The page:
Terry J. Bunn Jr. and the estate of Megan Rondini recently agreed to settle a wrongful death lawsuit.
It’s been five years since Megan Rondini, a student at the University of Alabama, committed suicide after claiming she was raped by Terry J. Bunn Jr. Soon after, her family filed a wrongful death lawsuit against Bunn Jr. However, earlier this month the suit was dismissed by U.S. District Judge David Proctor without prejudice, “citing a settlement that had been reached between him and Rondini’s estate.”
In a statement announcing the dismissal of the lawsuit, Proctor said:
“The court, having been informed that a settlement has been reached, dismisses this case without prejudice…The court shall retain jurisdiction over this matter for the sole purpose of enforcing the settlement reached by the parties.”
What happened, though? Well, it all began in July 2015 when Rondini met Bunn “at the Innisfree Irish Pub in Tuscaloosa.” According to court documents, “the two later left the bar and went to his home in Cottondale, where they had sex.” However, attorneys representing Rondini’s estate argued she “may have been intoxicated or drugged at the bar and that she did not want to have sex, but that Bunn allegedly forced himself on her.”
At the time of the incident, Rondini was 20-years-old. After the encounter with Bunn, she “may have been intoxicated or drugged at the bar and that she did not want to have sex, but that Bunn allegedly forced himself on her.” An investigation was conducted to look into the matter, by charges were never filed against Bunn.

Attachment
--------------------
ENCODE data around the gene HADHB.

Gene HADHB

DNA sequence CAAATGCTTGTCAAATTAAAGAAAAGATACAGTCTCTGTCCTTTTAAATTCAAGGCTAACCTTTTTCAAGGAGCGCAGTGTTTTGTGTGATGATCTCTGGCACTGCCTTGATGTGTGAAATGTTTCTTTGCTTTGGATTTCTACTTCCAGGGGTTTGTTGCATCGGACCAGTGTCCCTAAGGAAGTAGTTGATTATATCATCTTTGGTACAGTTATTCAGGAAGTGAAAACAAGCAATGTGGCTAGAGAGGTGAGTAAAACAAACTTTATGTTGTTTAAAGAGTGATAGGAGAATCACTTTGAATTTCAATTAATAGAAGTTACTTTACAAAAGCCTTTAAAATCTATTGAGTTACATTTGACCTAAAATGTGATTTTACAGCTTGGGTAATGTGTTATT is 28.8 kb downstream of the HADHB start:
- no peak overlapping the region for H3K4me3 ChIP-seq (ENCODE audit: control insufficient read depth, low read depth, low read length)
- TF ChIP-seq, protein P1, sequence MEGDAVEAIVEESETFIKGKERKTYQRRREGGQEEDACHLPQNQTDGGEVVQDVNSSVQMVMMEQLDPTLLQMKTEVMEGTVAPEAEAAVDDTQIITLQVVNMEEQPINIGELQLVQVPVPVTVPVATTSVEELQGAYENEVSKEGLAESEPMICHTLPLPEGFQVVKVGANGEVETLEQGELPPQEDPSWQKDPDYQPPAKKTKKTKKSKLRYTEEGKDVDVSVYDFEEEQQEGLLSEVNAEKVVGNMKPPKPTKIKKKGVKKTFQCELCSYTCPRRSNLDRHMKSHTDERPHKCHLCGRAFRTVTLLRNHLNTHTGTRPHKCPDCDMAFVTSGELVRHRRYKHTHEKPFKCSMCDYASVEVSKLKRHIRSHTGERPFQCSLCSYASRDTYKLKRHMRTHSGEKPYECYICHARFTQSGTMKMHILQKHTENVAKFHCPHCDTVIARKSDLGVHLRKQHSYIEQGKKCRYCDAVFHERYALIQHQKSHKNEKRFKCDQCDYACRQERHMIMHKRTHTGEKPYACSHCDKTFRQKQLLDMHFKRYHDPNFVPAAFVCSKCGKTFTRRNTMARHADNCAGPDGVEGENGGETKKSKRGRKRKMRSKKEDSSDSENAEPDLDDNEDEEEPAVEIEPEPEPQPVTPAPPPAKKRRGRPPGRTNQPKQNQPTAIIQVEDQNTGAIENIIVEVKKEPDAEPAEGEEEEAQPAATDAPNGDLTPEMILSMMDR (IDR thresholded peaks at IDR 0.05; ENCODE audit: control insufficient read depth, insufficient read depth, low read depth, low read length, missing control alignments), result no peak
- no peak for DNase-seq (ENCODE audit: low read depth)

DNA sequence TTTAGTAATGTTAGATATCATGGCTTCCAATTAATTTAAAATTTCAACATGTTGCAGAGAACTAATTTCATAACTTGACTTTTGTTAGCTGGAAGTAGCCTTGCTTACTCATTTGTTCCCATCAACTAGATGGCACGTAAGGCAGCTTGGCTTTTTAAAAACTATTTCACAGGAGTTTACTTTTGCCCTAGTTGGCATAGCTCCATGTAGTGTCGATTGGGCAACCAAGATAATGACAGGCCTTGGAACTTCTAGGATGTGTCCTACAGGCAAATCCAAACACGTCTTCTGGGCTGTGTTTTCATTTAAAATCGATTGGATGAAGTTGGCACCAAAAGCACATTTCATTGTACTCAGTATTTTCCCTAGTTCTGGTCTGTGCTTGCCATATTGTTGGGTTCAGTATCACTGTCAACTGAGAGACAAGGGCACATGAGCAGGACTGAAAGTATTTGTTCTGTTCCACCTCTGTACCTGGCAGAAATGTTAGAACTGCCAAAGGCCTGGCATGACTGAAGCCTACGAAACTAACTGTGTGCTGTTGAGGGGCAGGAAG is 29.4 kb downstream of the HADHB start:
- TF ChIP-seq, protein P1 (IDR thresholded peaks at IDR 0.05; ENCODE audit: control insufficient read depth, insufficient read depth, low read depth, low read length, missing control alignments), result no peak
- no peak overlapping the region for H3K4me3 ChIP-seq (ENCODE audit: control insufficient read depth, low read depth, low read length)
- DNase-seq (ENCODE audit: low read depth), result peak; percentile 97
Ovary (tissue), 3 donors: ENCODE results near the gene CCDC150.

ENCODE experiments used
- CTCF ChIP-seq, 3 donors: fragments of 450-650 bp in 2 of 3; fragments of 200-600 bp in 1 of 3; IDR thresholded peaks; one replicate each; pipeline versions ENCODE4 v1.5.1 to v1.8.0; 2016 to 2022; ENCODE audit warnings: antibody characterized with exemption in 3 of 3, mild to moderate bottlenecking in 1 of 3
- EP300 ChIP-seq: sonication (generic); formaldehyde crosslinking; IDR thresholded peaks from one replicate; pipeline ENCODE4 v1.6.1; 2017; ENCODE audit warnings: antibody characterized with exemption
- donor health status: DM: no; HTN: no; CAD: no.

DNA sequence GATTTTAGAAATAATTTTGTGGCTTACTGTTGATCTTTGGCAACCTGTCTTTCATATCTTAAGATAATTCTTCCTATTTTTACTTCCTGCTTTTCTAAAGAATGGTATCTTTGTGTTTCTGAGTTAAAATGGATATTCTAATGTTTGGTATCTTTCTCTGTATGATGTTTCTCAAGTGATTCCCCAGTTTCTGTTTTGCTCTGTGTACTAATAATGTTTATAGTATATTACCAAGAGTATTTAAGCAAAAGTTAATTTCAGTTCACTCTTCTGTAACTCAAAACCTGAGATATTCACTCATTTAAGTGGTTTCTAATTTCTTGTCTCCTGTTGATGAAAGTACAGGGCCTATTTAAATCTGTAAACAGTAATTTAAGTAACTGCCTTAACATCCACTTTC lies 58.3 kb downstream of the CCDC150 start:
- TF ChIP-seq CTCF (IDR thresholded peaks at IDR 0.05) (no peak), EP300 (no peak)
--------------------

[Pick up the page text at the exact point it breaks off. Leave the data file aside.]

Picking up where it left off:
Eventually, Rondini moved back to her home in Texas, and on February 26, 2016, she committed suicide.
The complaint filed by her family stated:
“When Megan formally withdrew from UA and moved back to Texas, she sought medical, psychological, and psychiatric help…She had ever-increasing fears, anxiety, sleeplessness, panic attacks, weight loss, feelings of worthlessness and hopelessness, loss of motivation, and decline of cognitive and overall functioning. Megan continued treatment for depression, anxiety, and post-traumatic stress disorder (PTSD). Megan believed that her injuries were permanent and that she could never recover, even with treatment.”
The family’s wrongful death lawsuit against Bunn was filed in July 2017. It also named the University of Alabama and the Tuscaloosa County Sheriff’s Office as defendants. However, both of those entities were late dismissed from the case, leaving only Bunn.
Details of the settlement agreement are not yet known. The case was scheduled to go before a federal jury just days before the two parties agreed to the settlement “in court-ordered mediation,” according to court documents.